SummarySeismic UNIX is the definitive, open-source, package
for processing of seismic reflection data. It is heavily
dependent upon the unix concept of command line modules linked by
pipelines with programs using complex incantations having long argument
lists. All seismic unix processing is driven by unix shell
scripts. Being very reflection oriented it is not at all
generic but largely limited to active source data.
Roots of this Package
Brief Development HistoryAt this writing (2016) seismic unix
has been in existence for 27 years. The following text is
extracted from the Seismic Unix Users' Manuals and describes it history
The Seismic Unix project is partially funded by the Society of
Exploration Geophysicists (SEG), and by the Center for Wave Phenomena
(CWP), Department of Geophysical Engineering,
Colorado School of Mines. Past support for SU has included these
groups, as well as the GasResearch Institute (GRI).Thank you SEG, and
CWP for your continued support. The sponsors of the CWP
Consortium Project have long been partners in the SU project and we are
pleased to explicitly acknowledge that relationship here. In addition,
we wish to acknowledge extra support supplied in the past by IBM
Corporation and by the Center for Geoscience Computing at the Colorado
School of Mines during the late 1980’s when SU was ported to the modern
workstation from its previous incarnation on graphics terminals.
So many faculty and students, both at our Center and elsewhere, have
contributed to SU, that it is impossible to list them all here.
However, certain people have made such important contributions that
they deserve explicit mention. Einar Kjartansson began writing what is
now called SU (the SY package) in the late 1970’s while still a
graduate student at Jon Claerbout’s Stanford Exploration Project (SEP).
He continued to expand the package while he was a professor at the
University of Utah in the early eighties. In 1984, during an extended
visit to SEP Einar introduced SY to Shuki Ronen, then a graduate
student at Stanford. Ronen further developed SY from 1984 to 1986.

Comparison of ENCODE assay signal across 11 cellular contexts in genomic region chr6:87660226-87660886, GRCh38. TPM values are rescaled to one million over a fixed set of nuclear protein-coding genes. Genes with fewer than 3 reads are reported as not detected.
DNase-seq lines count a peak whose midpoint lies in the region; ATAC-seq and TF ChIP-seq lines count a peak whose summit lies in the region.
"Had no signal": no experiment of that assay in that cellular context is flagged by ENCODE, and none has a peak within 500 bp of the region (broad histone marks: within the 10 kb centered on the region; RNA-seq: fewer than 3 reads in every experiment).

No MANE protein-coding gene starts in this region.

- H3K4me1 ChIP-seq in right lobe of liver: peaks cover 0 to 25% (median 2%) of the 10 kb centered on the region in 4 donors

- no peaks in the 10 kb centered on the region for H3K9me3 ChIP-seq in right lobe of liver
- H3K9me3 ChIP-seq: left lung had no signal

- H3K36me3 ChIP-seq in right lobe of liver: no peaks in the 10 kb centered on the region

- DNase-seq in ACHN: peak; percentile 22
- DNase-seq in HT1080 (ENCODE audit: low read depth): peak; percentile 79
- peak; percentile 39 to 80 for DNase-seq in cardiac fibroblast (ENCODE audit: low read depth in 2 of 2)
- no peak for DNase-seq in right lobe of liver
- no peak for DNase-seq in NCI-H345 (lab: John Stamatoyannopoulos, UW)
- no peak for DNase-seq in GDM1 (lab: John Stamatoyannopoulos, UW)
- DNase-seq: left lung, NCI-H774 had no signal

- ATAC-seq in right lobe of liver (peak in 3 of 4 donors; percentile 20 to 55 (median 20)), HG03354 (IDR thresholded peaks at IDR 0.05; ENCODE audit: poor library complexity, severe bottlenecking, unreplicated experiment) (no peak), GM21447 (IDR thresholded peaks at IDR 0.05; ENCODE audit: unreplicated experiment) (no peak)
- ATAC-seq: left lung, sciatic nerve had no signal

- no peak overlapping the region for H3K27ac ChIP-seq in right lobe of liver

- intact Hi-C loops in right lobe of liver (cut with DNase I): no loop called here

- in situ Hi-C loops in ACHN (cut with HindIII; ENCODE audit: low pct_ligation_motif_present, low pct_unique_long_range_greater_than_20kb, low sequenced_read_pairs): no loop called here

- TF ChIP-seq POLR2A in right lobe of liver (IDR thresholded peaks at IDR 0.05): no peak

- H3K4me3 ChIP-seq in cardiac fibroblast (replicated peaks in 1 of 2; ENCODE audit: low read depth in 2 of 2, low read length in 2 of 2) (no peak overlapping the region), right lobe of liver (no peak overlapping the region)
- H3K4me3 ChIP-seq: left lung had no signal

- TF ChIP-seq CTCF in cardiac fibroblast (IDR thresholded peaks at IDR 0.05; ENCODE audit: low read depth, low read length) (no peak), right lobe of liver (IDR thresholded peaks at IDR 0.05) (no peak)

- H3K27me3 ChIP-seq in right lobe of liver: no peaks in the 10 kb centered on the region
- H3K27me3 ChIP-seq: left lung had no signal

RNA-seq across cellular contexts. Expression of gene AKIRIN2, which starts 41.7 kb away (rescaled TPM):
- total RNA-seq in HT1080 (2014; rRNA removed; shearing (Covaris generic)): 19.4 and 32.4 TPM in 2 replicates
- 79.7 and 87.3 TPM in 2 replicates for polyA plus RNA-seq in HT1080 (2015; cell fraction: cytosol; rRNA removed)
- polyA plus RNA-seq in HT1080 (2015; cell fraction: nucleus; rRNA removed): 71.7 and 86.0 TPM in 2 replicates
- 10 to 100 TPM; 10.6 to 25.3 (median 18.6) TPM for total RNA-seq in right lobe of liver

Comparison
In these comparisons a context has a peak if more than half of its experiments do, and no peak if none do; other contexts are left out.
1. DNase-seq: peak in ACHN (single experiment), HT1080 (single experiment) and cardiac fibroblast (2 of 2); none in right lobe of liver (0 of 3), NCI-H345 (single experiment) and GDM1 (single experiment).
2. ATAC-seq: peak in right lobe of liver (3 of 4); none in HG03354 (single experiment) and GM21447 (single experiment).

Other students at SEP started to use it and contributed code and ideas.
SY was inspired by much other software developed at SEP and benefited
from the foundations laid by Clairbout and many of his students; Rob
Clayton, Stew Levin, Dave Hale, Jeff Thorson, Chuck Sword, and others
who pioneered seismic processing on Unix in the seventies and early
eighties. In 1986, Shuki Ronen brought this work to our Center
during a one year postdoctoral appointment at the Colorado School of
Mines. During this time, Ronen aided Cohen in turning SU into a
supportable and exportable product. Chris Liner, while a student at the
Center, contributed to many of the graphics codes used in the
pre-workstation (i.e, graphics terminal) age of SU. Liner’s broad
knowledge of seismology and seismic processing enabled him to make a
positive and continuing influence on the SU coding philosophy.
Craig Artley, now at Golden Geophysical, made major contributions to
the graphics codes while a student at CWP and continues to make
significant contributions to the general package. Dave Hale wrote
several of the “heavy duty” processing codes as well as most of the
core scientific and graphics libraries. His knowledge of good
C-language coding practice helped make our package an excellent example
for applied computer scientists.
Ken Larner contributed many user interface ideas based on his extensive knowledge of seismic processing in the “real world.”
John Scales showed how to use SU effectively in the classroom in his
electronic text, Theory of Seismic Imaging, Samizdat Press, 1994. This